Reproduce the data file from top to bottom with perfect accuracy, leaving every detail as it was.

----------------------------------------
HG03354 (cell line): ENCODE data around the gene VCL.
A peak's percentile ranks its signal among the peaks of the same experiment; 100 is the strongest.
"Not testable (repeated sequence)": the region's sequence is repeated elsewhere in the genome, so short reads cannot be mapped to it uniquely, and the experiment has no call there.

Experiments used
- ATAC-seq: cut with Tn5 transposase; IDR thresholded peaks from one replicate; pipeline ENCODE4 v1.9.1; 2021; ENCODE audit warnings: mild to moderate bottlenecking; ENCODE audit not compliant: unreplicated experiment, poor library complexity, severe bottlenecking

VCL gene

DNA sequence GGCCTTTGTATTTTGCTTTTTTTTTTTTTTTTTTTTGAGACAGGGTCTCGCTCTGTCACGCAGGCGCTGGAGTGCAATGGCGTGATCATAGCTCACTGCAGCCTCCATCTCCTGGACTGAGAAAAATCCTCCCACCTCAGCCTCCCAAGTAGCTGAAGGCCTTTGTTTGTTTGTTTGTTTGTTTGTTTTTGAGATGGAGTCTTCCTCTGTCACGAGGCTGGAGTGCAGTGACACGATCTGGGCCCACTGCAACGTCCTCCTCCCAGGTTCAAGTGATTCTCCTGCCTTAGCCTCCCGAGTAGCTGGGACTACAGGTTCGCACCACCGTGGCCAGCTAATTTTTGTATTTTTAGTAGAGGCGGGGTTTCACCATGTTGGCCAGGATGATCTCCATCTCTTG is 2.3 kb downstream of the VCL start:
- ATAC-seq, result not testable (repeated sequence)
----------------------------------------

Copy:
HG03354 (cell line): ENCODE data around the gene VCL.
A peak's percentile ranks its signal among the peaks of the same experiment; 100 is the strongest.
"Not testable (repeated sequence)": the region's sequence is repeated elsewhere in the genome, so short reads cannot be mapped to it uniquely, and the experiment has no call there.

Experiments used
- ATAC-seq: cut with Tn5 transposase; IDR thresholded peaks from one replicate; pipeline ENCODE4 v1.9.1; 2021; ENCODE audit warnings: mild to moderate bottlenecking; ENCODE audit not compliant: unreplicated experiment, poor library complexity, severe bottlenecking

VCL gene

DNA sequence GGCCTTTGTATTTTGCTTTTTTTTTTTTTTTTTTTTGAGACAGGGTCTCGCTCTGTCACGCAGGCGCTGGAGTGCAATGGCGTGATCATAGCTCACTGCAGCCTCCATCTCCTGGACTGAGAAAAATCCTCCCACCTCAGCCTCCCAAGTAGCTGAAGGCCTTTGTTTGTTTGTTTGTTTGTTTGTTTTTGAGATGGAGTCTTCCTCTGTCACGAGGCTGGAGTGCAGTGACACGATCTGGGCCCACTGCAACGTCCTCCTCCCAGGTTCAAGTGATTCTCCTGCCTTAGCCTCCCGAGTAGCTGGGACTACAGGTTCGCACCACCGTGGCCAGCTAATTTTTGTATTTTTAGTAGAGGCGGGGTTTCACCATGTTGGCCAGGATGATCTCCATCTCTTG is 2.3 kb downstream of the VCL start:
- ATAC-seq, result not testable (repeated sequence)